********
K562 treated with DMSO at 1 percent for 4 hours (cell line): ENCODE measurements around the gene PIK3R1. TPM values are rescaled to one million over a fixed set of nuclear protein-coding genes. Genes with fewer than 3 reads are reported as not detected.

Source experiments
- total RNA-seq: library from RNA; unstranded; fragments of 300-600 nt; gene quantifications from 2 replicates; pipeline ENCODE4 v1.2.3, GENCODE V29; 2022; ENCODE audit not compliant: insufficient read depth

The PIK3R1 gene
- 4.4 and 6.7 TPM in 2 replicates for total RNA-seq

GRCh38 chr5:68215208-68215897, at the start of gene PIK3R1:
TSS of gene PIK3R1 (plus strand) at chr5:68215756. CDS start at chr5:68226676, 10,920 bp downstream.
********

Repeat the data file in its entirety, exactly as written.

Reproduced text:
K562 treated with DMSO at 1 percent for 4 hours (cell line): ENCODE measurements around the gene PIK3R1. TPM values are rescaled to one million over a fixed set of nuclear protein-coding genes. Genes with fewer than 3 reads are reported as not detected.

Source experiments
- total RNA-seq: library from RNA; unstranded; fragments of 300-600 nt; gene quantifications from 2 replicates; pipeline ENCODE4 v1.2.3, GENCODE V29; 2022; ENCODE audit not compliant: insufficient read depth

The PIK3R1 gene
- 4.4 and 6.7 TPM in 2 replicates for total RNA-seq

GRCh38 chr5:68215208-68215897, at the start of gene PIK3R1:
TSS of gene PIK3R1 (plus strand) at chr5:68215756. CDS start at chr5:68226676, 10,920 bp downstream.